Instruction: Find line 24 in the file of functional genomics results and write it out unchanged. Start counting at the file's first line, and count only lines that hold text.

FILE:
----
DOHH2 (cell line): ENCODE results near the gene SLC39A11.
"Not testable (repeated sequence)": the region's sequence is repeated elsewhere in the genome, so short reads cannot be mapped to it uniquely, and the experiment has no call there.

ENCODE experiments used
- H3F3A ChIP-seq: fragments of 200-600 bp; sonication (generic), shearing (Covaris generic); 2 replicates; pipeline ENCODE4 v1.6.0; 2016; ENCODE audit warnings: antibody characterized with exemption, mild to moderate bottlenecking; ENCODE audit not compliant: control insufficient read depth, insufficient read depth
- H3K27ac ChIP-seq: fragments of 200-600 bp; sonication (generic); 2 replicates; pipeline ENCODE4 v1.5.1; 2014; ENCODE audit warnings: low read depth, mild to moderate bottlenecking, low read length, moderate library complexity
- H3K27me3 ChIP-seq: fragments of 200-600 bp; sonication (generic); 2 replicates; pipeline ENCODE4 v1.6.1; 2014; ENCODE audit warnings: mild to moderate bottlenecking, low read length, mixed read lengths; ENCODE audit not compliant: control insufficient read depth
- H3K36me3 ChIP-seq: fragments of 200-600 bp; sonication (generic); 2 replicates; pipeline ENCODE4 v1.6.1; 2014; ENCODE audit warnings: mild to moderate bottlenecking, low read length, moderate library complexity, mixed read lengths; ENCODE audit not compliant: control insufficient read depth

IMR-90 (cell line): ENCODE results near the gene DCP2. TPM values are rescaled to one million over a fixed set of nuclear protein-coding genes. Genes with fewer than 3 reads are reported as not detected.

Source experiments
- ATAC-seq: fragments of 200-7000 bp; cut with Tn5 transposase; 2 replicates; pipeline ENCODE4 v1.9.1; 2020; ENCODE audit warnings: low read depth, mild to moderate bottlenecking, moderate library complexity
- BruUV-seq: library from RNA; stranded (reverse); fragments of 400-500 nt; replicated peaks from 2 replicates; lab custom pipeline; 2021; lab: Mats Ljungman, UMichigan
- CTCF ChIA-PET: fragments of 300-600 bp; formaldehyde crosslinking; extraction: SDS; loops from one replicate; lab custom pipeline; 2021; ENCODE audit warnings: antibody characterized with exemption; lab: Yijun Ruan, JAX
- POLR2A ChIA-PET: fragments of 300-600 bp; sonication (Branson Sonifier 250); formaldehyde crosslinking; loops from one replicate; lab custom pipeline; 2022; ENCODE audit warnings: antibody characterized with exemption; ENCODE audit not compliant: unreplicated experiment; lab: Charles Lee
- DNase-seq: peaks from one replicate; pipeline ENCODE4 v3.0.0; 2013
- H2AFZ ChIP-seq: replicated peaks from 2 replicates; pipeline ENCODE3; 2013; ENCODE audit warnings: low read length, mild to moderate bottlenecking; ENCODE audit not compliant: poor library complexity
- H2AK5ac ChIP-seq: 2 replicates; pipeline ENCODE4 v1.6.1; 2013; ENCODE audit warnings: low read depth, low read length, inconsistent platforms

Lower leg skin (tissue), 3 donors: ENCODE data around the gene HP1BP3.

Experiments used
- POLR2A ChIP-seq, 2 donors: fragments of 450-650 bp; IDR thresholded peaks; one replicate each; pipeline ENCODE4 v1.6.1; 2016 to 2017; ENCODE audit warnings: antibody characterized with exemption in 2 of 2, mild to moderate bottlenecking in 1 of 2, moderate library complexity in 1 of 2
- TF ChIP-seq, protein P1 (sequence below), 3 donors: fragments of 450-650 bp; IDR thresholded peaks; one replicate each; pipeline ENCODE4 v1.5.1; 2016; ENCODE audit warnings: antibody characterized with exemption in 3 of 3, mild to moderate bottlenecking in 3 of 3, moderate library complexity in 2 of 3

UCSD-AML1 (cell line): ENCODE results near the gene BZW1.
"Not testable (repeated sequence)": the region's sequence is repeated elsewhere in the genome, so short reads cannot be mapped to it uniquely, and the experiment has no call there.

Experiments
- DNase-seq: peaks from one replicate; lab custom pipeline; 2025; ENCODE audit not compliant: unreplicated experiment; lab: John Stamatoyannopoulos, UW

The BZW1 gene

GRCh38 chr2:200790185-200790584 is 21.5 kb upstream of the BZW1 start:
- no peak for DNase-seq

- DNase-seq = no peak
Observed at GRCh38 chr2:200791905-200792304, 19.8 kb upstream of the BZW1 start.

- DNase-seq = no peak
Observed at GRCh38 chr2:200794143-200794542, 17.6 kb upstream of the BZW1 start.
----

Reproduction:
- DNase-seq: peaks from one replicate; lab custom pipeline; 2025; ENCODE audit not compliant: unreplicated experiment; lab: John Stamatoyannopoulos, UW